The big question every potential home buyer asks is what is the trajectory of interest rates — are mortgage rates going to go up soon? Depending on who you ask, you can get very different answers.
30 year fixed mortgage rates were climbing steadily in 2008, but in the last two to three years, since the financial meltdown, they have stayed unusually low. Dips and rises have been seen here and there, but for the most part, the 30 year fixed mortgage rate, which is the ruler against which all other mortgage rates are tracked, has stayed below 5% in 2010 and averaged out at 4.7% for the year. So what does this mean if you are buying a home in the next few months, or even the next year?
Watching the mortgage rates on a daily basis feels like playing roulette in Las Vegas. If you lock in at a certain rate and the mortgage rate goes down, you can’t change your mind and lock in again. It’s a gamble. It means you should educate yourself on what stimulates the interest rates and watch those reports closely.
What should you watch? Because mortgage rates are determined by investors buying and selling loans, it can be dictated by the fears and concerns of those investors. If the investors are nervous about the economy and start selling home loans, then the mortgage rate will change. If news reports come out with certain information that cause people to take action and refinance or make an offer on a house, that affects the interest rates as well. By the time people hear the information and react to it, the interest rate has already risen.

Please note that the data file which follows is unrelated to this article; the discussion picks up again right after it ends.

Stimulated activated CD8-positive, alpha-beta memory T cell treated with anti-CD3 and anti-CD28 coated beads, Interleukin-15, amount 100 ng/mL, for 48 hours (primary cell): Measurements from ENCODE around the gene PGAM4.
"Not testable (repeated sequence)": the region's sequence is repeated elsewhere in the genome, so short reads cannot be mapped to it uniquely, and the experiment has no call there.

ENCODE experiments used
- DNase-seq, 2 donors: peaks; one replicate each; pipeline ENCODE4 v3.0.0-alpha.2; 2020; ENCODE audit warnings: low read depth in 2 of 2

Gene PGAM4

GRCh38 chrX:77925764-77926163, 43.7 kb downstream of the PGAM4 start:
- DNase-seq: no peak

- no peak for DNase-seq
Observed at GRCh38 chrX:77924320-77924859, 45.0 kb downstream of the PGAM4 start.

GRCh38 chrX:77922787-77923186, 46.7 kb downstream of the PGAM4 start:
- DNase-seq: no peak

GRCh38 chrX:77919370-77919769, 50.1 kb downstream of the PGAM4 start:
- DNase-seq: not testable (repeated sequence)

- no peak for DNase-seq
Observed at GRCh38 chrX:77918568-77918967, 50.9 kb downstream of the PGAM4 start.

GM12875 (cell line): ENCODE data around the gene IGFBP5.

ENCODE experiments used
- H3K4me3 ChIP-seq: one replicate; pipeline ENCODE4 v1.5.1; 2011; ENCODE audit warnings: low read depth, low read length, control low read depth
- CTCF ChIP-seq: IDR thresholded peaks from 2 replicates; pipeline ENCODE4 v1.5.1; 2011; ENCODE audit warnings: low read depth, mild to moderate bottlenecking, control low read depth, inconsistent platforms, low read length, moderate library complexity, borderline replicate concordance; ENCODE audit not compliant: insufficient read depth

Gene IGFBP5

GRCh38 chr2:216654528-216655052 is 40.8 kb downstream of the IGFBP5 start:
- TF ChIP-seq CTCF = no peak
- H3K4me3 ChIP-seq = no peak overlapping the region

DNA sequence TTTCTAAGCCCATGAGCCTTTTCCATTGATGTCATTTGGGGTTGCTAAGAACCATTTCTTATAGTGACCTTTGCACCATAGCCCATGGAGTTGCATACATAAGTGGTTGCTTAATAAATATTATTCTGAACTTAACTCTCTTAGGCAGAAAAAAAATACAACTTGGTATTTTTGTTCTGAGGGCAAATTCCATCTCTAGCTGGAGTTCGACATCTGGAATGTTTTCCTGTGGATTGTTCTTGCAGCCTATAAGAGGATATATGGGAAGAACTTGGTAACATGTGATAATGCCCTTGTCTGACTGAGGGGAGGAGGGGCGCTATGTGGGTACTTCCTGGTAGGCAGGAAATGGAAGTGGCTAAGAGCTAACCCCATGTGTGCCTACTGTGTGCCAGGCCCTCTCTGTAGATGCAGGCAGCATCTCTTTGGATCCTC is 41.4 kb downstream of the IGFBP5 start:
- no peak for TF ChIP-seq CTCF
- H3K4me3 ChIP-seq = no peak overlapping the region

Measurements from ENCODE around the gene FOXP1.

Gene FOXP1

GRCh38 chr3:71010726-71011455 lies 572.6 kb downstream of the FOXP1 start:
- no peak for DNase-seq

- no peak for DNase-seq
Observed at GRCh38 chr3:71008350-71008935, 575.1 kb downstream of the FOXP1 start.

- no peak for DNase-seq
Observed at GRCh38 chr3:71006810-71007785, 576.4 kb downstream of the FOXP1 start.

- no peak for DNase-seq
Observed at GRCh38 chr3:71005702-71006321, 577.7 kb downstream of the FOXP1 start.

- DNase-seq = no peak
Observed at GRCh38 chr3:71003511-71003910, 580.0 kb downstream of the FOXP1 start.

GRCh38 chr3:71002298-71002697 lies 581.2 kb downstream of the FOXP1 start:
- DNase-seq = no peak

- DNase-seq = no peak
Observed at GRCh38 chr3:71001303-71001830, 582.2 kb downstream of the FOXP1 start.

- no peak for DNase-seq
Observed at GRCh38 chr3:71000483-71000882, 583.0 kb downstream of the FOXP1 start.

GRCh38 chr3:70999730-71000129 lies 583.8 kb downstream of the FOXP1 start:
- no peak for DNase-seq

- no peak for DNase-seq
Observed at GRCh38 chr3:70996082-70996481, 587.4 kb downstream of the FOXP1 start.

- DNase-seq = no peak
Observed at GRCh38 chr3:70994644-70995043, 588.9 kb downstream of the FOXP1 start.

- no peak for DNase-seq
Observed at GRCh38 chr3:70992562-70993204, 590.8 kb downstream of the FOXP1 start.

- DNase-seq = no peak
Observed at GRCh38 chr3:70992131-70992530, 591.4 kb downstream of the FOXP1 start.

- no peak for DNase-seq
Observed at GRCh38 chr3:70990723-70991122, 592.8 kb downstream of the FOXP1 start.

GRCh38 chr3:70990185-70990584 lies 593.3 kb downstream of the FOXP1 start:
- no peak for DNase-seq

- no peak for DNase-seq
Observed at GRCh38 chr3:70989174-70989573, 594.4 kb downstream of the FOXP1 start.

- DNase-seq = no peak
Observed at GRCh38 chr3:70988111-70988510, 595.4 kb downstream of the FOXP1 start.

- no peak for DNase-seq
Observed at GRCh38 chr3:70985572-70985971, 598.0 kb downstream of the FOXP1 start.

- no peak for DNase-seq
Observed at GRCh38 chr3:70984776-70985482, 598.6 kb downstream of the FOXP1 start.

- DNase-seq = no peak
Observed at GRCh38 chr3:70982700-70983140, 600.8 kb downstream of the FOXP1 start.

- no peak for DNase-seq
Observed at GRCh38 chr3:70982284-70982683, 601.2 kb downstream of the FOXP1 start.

Rather than using the media for interest rate information, it is best to hit the keyboard and start researching the internet or calling a reputable banking professional to confirm your findings. Watching the unemployment data is also a good indicator of mortgage rate trends. High unemployment and recession cause interest rates to go down. So as long as unemployment remains high, mortgage rates are likely to stay low, as in below 5%. While that is good news, not everyone feels that this new economic climate will play by the old rules, so there is still a lot of contention about where rates will go.
Rate drops make sense in the grand scheme, considering that when people have less money, the interest rates drop to encourage them to borrow money. This does seem a bit backwards however since unemployed people have a difficult time paying back the money they borrow. They are a high risk. High risk borrowers drive the interest rates up. But debt seems to be the American way, whether you have money or not.